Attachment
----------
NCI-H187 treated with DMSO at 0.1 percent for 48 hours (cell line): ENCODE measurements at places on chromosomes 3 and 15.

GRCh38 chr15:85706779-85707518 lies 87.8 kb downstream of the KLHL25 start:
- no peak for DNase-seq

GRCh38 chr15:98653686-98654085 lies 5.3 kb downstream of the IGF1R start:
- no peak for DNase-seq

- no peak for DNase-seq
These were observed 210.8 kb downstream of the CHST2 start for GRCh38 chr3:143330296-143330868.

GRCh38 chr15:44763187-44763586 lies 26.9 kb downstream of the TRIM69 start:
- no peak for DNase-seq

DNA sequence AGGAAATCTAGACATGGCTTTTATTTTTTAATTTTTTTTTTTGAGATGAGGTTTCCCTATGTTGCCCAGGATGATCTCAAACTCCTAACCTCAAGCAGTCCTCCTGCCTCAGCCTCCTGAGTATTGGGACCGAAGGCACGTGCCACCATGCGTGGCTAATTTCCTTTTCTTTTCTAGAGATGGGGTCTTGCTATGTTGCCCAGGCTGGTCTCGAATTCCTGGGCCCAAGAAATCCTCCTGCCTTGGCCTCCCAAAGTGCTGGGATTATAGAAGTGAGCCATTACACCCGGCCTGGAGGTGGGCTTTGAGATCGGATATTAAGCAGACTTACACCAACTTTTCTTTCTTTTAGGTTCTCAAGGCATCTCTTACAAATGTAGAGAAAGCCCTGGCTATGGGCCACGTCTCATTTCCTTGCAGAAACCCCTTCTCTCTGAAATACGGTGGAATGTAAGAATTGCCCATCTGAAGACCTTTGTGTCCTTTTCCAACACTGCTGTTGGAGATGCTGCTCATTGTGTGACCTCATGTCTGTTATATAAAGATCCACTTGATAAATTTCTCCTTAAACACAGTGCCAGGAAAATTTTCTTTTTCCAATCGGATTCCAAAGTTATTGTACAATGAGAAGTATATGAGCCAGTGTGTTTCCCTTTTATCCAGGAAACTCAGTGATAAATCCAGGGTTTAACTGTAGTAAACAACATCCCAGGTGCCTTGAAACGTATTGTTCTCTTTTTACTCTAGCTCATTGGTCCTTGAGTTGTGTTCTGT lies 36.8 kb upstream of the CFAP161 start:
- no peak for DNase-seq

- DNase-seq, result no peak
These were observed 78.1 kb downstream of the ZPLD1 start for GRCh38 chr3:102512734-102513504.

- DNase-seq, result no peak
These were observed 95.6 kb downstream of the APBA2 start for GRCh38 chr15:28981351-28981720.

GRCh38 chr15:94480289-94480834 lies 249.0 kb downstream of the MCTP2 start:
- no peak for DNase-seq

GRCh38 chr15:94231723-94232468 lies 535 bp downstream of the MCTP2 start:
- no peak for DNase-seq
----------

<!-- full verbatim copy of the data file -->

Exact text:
NCI-H187 treated with DMSO at 0.1 percent for 48 hours (cell line): ENCODE measurements at places on chromosomes 3 and 15.

GRCh38 chr15:85706779-85707518 lies 87.8 kb downstream of the KLHL25 start:
- no peak for DNase-seq

GRCh38 chr15:98653686-98654085 lies 5.3 kb downstream of the IGF1R start:
- no peak for DNase-seq

- no peak for DNase-seq
These were observed 210.8 kb downstream of the CHST2 start for GRCh38 chr3:143330296-143330868.

GRCh38 chr15:44763187-44763586 lies 26.9 kb downstream of the TRIM69 start:
- no peak for DNase-seq

DNA sequence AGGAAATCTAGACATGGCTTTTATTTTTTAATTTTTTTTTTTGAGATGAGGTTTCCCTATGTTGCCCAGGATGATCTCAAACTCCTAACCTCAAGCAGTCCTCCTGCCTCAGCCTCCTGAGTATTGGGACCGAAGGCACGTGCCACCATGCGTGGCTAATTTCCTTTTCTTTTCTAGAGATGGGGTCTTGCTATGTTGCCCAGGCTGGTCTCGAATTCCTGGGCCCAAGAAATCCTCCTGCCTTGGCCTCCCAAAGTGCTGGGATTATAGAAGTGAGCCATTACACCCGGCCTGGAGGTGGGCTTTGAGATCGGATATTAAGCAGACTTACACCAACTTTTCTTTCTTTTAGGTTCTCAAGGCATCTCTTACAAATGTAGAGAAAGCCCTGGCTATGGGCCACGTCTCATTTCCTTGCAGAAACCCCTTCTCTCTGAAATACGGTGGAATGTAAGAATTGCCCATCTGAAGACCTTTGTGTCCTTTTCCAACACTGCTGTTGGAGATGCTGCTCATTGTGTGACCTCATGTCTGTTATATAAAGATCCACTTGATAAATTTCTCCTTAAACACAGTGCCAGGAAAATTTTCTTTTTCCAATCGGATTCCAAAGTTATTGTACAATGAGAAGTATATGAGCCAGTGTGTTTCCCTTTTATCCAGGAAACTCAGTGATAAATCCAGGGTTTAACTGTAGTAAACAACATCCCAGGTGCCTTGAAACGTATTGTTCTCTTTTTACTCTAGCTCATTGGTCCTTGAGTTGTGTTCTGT lies 36.8 kb upstream of the CFAP161 start:
- no peak for DNase-seq

- DNase-seq, result no peak
These were observed 78.1 kb downstream of the ZPLD1 start for GRCh38 chr3:102512734-102513504.

- DNase-seq, result no peak
These were observed 95.6 kb downstream of the APBA2 start for GRCh38 chr15:28981351-28981720.

GRCh38 chr15:94480289-94480834 lies 249.0 kb downstream of the MCTP2 start:
- no peak for DNase-seq

GRCh38 chr15:94231723-94232468 lies 535 bp downstream of the MCTP2 start:
- no peak for DNase-seq